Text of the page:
TRUSTe Targets Wireless

Privacy group TRUSTe is ramping up efforts to extend its seal program into the wireless space, signing AT&T Wireless as its first partner in the field and increasing efforts to encourage the involvement of other parties.

AT&T Wireless, which split off from AT&T Corp. last spring, received certification for its Web site’s and Internet business’s privacy policies. Ultimately, those guarantees could be expanded to AT&T Wireless’s actual mobile services.

However, before that takes place, TRUSTe has to actually develop a wireless version of its seal, which specifies and verifies that a marketer or Web site discloses the collection and use of consumers information, and allows for opting-out.

In conjunction with the news — and independent of the verification process — AT&T Wireless also agreed to become a corporate sponsor of TRUSTe, giving it closer ties to the privacy advocacy non-profit, which is looking to expand its efforts into the mobile sector with the aid of major wireless players.

“The wireless space is very important to us,” said TRUSTe communications director Dave Steer. “We’ve long known the separation of online and offline doesn’t really exist when it comes to privacy, and the most-known area that we really need to get to, at least for consumers, is the wireless arena. A lot of data will be transferred this way and a lot of people are concerned about privacy.”

The effort comes amid growing concern over mobile Internet services — and the possibility for abuse by marketers.

“We know that as we were going to be going forward into next generation of technology where we would be using wireless mobile tech for data transfer,” said AT&T Wireless chief privacy officer Wally Hyer. “We wanted to push the envelope a little and take to next level, by taking consumer trust and confidence [in phone service] … into the mobility data world.”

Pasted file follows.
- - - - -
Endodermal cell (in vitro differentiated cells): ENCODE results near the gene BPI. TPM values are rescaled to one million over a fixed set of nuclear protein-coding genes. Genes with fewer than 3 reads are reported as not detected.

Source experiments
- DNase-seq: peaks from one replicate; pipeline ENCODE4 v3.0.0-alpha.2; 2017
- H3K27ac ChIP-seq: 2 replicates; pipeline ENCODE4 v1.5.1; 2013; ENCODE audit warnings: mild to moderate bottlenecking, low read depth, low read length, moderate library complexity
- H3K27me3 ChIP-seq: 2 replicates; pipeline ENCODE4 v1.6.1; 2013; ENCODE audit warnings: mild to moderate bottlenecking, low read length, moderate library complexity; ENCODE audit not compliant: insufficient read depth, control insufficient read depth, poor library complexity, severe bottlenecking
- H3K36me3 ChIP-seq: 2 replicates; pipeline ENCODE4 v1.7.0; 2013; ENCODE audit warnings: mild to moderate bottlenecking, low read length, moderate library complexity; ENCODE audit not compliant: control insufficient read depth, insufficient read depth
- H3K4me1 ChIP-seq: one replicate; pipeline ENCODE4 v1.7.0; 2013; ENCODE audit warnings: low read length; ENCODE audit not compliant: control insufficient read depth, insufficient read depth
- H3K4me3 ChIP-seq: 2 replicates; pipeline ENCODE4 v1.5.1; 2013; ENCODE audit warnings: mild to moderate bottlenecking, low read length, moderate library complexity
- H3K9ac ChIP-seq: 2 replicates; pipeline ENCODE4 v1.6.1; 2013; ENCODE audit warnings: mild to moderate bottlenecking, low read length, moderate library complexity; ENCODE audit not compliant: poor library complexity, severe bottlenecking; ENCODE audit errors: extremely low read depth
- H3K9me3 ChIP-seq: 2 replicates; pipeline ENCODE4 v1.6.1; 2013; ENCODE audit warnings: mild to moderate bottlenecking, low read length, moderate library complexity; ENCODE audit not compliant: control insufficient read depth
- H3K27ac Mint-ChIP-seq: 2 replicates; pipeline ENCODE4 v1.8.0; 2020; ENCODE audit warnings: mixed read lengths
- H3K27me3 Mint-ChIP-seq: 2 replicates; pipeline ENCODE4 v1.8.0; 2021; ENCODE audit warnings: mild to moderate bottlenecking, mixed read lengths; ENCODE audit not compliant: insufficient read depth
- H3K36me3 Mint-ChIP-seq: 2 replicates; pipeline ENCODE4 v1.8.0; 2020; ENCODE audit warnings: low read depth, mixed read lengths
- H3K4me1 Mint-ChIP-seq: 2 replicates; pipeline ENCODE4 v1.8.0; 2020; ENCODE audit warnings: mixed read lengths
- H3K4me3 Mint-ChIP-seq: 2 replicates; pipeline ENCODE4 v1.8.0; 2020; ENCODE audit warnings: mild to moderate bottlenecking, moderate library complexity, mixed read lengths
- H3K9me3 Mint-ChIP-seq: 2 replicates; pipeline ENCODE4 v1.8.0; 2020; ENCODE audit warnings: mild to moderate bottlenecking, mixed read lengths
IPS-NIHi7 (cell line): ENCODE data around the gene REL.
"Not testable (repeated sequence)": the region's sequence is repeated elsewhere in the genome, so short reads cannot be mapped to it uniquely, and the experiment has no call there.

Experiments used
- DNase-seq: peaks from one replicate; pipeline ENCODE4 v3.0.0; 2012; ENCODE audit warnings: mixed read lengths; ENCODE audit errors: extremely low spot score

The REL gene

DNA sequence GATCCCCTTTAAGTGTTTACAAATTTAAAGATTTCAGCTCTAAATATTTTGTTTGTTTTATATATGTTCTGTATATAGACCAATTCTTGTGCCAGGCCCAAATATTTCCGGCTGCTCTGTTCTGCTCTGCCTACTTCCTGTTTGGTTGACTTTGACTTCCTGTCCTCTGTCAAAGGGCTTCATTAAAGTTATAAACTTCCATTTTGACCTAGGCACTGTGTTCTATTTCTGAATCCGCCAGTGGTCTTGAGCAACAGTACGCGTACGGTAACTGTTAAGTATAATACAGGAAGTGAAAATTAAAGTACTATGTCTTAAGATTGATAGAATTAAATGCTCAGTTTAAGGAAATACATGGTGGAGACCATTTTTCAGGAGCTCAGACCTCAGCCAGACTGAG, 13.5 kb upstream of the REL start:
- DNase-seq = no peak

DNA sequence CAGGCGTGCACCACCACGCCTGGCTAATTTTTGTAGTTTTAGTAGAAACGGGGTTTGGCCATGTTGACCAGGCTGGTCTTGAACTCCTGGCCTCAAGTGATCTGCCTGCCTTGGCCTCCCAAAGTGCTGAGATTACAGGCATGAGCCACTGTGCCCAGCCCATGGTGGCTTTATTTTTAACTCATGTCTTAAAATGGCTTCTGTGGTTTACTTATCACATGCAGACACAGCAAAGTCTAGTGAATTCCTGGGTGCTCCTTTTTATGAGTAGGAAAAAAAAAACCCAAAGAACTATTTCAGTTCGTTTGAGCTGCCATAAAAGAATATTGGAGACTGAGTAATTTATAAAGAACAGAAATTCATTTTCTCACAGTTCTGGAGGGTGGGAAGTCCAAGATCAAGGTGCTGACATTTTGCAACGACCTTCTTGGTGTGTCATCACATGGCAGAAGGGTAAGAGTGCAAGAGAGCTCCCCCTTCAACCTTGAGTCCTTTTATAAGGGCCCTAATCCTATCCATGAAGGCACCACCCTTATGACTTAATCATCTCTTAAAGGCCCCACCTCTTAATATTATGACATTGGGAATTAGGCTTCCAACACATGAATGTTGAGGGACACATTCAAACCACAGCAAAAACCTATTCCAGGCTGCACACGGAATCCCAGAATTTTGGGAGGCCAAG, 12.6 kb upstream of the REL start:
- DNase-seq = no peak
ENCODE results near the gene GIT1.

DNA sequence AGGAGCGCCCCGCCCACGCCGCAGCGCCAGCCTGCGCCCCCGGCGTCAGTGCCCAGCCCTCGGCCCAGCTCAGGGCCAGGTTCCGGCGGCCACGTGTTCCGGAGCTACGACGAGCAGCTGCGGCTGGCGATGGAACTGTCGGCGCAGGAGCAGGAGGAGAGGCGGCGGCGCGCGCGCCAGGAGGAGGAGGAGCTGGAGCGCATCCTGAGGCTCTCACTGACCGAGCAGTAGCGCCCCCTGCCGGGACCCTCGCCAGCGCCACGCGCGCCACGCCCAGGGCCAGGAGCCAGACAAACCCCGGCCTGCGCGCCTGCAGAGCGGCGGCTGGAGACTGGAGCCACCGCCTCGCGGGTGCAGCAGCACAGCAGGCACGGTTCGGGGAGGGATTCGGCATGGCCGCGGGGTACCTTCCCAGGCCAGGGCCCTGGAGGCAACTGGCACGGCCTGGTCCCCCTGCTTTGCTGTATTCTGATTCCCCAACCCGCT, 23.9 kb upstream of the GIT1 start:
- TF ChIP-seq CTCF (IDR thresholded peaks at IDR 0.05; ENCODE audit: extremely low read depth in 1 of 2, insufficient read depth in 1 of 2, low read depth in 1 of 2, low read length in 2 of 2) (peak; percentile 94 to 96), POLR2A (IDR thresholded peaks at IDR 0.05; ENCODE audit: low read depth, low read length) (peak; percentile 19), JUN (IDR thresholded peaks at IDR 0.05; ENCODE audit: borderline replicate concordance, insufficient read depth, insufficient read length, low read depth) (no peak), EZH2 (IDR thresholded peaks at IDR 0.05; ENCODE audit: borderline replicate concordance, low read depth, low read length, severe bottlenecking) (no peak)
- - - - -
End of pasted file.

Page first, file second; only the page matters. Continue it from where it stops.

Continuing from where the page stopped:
Added TRUSTe executive director Fran Maier, “People are using wireless devices more and more. There’s really a wireless revolution going on, wireless has some unique issues with regard to privacy — like location.”

TRUSTe first hatched the plan several months earlier, with the group’s announcement that it hoped to create a wireless privacy symbol — as a way to “take a long privacy policy and make it short,” Steer said. “It’s clear that multi-page privacy statements that are used on Web sites don’t really work on cell phones.”

That effort culminated in this week’s partnership with AT&T Wireless, which will spearhead a TRUSTe-affiliated coalition of other carriers and mobile phone and wireless device manufacturers in hammering out some standards for a seal program for wireless. In March, the group plans its first advisory committee meeting.

“Basically we are just kicking this off now,” Maier said. “AT&T Wireless is clearly a critical part of this, though we’re also reaching out to manufacturers, other carriers, PDA people, GSM companies … and [federal] regulators.”

Also involved in the process will be related industry groups like the Mobile Marketing Association and the Personal Communications Industry Association.

“So far we’re getting a very strong response,” Maier said. “I do think that what we’re facing is a very fast moving environment in uncertain economy. So sometimes things take a little bit longer … [but] everyone has been extremely interested, and TRUSTe has a strong track record in this area, so we’re a logical partner for this kind of effort.”

AT&T Wireless, for its part, said aligning with TRUSTe on the issue made strong business sense.

“It’s not something that was a compliance kind of initiative,” Hyer said. “Rather, it’s a strategic business initiative … tied into the strategic notion that it’s important for us to meet and or exceed our customers’ expectations, to give a level of confidence that is quality driven.”

“We want it so that consumers that use our products and services, when their location based services start to roll out in the future… they have a similar kind of seal [as on the Internet] so they have a level of confidence,” Hyer added. “We want to get a core group of mobile, user-location-based industry participants, who want to work together to set a standard — to put some paint on a blank canvas for the benefit of wireless mobile users.”

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